The Fed has expanded its balance sheet drastically over the last year, entering into exotic swap arrangements and otherwise pumping trillions of dollars into the economy. How it has done so and who has been on the receiving end would remain secret under Watt's bill.

By contrast, the Paul-Grayson amendment is patterned after Paul's bill H.R. 1207, which has broad bipartisan support. It has more than 310 cosponsors in a chamber with 435 members.

Paul's measure would repeal the provisions that Watt's leaves in place. If every member who cosponsored Paul's bill votes for it in committee this week, it would have the votes to pass. Watt's amendment is an effort to peel off votes.

Paul spokesman Jesse Benton said that Watt's proposal falls far short of the transparency that the multi-trillion dollar organization needs.

"The new exemptions are described as limited but they are extremely broad," Grayson said. They're so broad, in fact, that there would be very little left for an auditor to look into. What could an auditor check up on?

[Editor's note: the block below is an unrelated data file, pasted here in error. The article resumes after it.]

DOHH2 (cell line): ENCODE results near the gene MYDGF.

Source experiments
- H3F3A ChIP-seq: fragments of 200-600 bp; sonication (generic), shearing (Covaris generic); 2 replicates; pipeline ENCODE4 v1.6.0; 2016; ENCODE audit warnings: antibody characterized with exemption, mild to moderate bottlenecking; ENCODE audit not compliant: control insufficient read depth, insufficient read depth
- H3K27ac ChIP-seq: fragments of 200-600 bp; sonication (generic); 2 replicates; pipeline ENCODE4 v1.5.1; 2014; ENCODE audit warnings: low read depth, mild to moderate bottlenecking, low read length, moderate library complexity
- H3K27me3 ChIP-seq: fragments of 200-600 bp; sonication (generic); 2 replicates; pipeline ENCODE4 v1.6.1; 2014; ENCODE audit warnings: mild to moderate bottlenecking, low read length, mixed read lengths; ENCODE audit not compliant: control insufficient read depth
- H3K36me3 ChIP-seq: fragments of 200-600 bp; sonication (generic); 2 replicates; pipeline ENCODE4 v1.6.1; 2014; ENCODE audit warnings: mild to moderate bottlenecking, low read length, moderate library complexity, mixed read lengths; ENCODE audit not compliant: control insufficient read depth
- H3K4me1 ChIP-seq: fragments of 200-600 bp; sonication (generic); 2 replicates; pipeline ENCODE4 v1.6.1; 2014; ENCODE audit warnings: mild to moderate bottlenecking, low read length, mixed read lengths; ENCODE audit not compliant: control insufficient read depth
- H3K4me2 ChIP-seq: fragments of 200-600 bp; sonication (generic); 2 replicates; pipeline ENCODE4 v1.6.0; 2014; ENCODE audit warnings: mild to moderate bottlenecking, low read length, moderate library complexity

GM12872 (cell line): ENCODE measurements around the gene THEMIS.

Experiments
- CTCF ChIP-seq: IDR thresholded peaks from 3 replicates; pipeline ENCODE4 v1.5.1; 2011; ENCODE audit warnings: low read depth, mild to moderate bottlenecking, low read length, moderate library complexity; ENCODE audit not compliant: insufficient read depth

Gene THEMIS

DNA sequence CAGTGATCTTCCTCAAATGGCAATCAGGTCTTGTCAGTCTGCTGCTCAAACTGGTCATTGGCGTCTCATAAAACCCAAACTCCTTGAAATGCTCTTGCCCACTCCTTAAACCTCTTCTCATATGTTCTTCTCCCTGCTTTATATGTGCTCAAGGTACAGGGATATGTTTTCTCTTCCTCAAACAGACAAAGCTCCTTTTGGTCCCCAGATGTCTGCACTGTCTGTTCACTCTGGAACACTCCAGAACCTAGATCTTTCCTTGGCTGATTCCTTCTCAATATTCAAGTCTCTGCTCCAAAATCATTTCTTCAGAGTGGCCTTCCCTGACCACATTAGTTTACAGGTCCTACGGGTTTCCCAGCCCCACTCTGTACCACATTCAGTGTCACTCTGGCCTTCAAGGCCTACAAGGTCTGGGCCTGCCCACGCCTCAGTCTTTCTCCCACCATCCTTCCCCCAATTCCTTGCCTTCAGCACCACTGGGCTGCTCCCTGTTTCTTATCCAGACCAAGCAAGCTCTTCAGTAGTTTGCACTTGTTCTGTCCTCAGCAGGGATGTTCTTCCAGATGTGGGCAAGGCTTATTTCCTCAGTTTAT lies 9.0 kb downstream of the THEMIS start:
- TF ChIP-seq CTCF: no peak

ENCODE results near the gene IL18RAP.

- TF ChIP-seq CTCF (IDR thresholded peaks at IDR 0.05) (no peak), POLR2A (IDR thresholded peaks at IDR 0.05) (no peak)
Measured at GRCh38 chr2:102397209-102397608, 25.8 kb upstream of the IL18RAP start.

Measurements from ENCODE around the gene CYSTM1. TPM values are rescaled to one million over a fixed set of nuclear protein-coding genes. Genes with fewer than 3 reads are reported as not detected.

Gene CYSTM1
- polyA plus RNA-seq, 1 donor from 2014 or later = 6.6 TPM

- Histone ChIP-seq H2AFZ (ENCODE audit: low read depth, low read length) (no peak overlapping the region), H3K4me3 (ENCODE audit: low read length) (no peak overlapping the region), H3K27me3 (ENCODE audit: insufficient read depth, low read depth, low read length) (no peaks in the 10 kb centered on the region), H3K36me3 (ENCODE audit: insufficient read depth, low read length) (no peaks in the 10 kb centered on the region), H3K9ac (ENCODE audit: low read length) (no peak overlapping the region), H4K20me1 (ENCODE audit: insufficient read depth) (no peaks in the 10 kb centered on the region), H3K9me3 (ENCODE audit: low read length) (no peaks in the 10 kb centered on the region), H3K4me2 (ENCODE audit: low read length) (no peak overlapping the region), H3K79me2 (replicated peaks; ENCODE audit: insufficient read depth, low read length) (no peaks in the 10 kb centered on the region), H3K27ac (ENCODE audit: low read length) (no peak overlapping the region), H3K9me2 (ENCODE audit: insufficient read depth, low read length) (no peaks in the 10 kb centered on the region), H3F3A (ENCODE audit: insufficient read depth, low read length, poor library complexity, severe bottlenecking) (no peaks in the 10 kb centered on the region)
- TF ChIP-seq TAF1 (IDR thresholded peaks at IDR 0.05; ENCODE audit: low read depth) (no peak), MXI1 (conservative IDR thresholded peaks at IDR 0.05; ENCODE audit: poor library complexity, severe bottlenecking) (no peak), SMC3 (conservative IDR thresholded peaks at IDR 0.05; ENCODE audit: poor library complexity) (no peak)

"Count the pencils on the desks," Grayson speculated. "Perhaps check on proper Metro card usage."

Watt wasn't immediately available, but his letter to colleagues is here:

Dear Financial Services Committee Colleague:

This week during the Financial Services Committee markup of the Financial Stability Improvement Act of 2009, I plan to introduce an amendment to provide historic transparency to the operations of the Federal Reserve. While my amendment will certainly fall short of demands by those intent on destroying the independence (if not the existence) of the Fed, the critics of my amendment will have to concede (1) that I have worked diligently with them to find all possible common ground and (2) that my amendment will provide transparency of the Fed's financial operations that will be completely unprecedented.